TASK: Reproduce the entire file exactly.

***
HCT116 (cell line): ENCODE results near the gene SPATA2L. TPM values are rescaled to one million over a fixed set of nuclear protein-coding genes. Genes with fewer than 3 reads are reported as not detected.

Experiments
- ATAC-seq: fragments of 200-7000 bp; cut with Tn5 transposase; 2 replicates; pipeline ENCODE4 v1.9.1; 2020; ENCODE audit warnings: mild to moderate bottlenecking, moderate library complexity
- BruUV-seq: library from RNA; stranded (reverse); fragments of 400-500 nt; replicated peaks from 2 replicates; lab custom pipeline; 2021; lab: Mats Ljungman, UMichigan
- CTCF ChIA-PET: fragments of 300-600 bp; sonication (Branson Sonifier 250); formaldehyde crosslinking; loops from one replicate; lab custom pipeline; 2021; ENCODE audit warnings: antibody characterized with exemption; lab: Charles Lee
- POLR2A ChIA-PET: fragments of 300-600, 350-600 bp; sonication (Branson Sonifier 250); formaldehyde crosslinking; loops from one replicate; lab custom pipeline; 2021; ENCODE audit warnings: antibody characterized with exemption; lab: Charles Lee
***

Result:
HCT116 (cell line): ENCODE results near the gene SPATA2L. TPM values are rescaled to one million over a fixed set of nuclear protein-coding genes. Genes with fewer than 3 reads are reported as not detected.

Experiments
- ATAC-seq: fragments of 200-7000 bp; cut with Tn5 transposase; 2 replicates; pipeline ENCODE4 v1.9.1; 2020; ENCODE audit warnings: mild to moderate bottlenecking, moderate library complexity
- BruUV-seq: library from RNA; stranded (reverse); fragments of 400-500 nt; replicated peaks from 2 replicates; lab custom pipeline; 2021; lab: Mats Ljungman, UMichigan
- CTCF ChIA-PET: fragments of 300-600 bp; sonication (Branson Sonifier 250); formaldehyde crosslinking; loops from one replicate; lab custom pipeline; 2021; ENCODE audit warnings: antibody characterized with exemption; lab: Charles Lee
- POLR2A ChIA-PET: fragments of 300-600, 350-600 bp; sonication (Branson Sonifier 250); formaldehyde crosslinking; loops from one replicate; lab custom pipeline; 2021; ENCODE audit warnings: antibody characterized with exemption; lab: Charles Lee